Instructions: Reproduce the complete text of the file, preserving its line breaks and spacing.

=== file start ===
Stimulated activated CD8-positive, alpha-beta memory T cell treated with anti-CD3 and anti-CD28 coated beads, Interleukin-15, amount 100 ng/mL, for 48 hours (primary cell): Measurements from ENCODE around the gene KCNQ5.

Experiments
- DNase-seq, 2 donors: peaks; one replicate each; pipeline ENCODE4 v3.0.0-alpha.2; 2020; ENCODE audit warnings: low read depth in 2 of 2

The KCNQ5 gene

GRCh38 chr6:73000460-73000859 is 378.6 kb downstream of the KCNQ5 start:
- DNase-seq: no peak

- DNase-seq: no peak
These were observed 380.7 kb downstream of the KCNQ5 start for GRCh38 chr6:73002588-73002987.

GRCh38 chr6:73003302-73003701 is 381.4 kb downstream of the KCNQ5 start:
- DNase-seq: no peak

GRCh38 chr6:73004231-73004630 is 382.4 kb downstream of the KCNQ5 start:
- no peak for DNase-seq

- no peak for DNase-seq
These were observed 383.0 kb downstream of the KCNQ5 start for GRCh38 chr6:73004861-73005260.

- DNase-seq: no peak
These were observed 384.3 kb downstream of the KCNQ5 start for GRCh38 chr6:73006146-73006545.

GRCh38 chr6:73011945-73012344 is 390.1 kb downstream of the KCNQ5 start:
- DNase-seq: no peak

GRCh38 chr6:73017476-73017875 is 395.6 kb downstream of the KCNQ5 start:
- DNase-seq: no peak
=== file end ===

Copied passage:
Stimulated activated CD8-positive, alpha-beta memory T cell treated with anti-CD3 and anti-CD28 coated beads, Interleukin-15, amount 100 ng/mL, for 48 hours (primary cell): Measurements from ENCODE around the gene KCNQ5.

Experiments
- DNase-seq, 2 donors: peaks; one replicate each; pipeline ENCODE4 v3.0.0-alpha.2; 2020; ENCODE audit warnings: low read depth in 2 of 2

The KCNQ5 gene

GRCh38 chr6:73000460-73000859 is 378.6 kb downstream of the KCNQ5 start:
- DNase-seq: no peak

- DNase-seq: no peak
These were observed 380.7 kb downstream of the KCNQ5 start for GRCh38 chr6:73002588-73002987.

GRCh38 chr6:73003302-73003701 is 381.4 kb downstream of the KCNQ5 start:
- DNase-seq: no peak

GRCh38 chr6:73004231-73004630 is 382.4 kb downstream of the KCNQ5 start:
- no peak for DNase-seq

- no peak for DNase-seq
These were observed 383.0 kb downstream of the KCNQ5 start for GRCh38 chr6:73004861-73005260.

- DNase-seq: no peak
These were observed 384.3 kb downstream of the KCNQ5 start for GRCh38 chr6:73006146-73006545.

GRCh38 chr6:73011945-73012344 is 390.1 kb downstream of the KCNQ5 start:
- DNase-seq: no peak

GRCh38 chr6:73017476-73017875 is 395.6 kb downstream of the KCNQ5 start:
- DNase-seq: no peak